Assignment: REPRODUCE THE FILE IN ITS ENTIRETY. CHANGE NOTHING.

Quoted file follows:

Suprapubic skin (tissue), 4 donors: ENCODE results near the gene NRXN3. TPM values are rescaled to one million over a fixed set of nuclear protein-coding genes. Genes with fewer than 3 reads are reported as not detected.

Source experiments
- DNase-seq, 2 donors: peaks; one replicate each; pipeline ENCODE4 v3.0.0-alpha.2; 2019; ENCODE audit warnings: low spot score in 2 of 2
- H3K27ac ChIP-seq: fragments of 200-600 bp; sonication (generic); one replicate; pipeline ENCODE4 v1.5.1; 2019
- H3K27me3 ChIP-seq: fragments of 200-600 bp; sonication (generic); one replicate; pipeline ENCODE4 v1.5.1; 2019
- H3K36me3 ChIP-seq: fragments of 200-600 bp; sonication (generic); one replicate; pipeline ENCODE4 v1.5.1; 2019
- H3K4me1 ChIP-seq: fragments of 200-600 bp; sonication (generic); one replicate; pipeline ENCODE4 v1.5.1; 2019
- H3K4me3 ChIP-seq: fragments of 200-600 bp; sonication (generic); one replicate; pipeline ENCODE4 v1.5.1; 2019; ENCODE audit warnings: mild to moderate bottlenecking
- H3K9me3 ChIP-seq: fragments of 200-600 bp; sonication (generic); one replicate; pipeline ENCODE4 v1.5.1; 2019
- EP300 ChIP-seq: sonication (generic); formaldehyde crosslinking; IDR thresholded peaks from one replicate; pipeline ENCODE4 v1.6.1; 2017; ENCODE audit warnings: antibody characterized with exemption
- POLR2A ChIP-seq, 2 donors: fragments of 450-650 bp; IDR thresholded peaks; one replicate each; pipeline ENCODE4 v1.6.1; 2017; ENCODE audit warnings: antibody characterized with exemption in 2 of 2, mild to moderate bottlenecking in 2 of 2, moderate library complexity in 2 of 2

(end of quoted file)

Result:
Suprapubic skin (tissue), 4 donors: ENCODE results near the gene NRXN3. TPM values are rescaled to one million over a fixed set of nuclear protein-coding genes. Genes with fewer than 3 reads are reported as not detected.

Source experiments
- DNase-seq, 2 donors: peaks; one replicate each; pipeline ENCODE4 v3.0.0-alpha.2; 2019; ENCODE audit warnings: low spot score in 2 of 2
- H3K27ac ChIP-seq: fragments of 200-600 bp; sonication (generic); one replicate; pipeline ENCODE4 v1.5.1; 2019
- H3K27me3 ChIP-seq: fragments of 200-600 bp; sonication (generic); one replicate; pipeline ENCODE4 v1.5.1; 2019
- H3K36me3 ChIP-seq: fragments of 200-600 bp; sonication (generic); one replicate; pipeline ENCODE4 v1.5.1; 2019
- H3K4me1 ChIP-seq: fragments of 200-600 bp; sonication (generic); one replicate; pipeline ENCODE4 v1.5.1; 2019
- H3K4me3 ChIP-seq: fragments of 200-600 bp; sonication (generic); one replicate; pipeline ENCODE4 v1.5.1; 2019; ENCODE audit warnings: mild to moderate bottlenecking
- H3K9me3 ChIP-seq: fragments of 200-600 bp; sonication (generic); one replicate; pipeline ENCODE4 v1.5.1; 2019
- EP300 ChIP-seq: sonication (generic); formaldehyde crosslinking; IDR thresholded peaks from one replicate; pipeline ENCODE4 v1.6.1; 2017; ENCODE audit warnings: antibody characterized with exemption
- POLR2A ChIP-seq, 2 donors: fragments of 450-650 bp; IDR thresholded peaks; one replicate each; pipeline ENCODE4 v1.6.1; 2017; ENCODE audit warnings: antibody characterized with exemption in 2 of 2, mild to moderate bottlenecking in 2 of 2, moderate library complexity in 2 of 2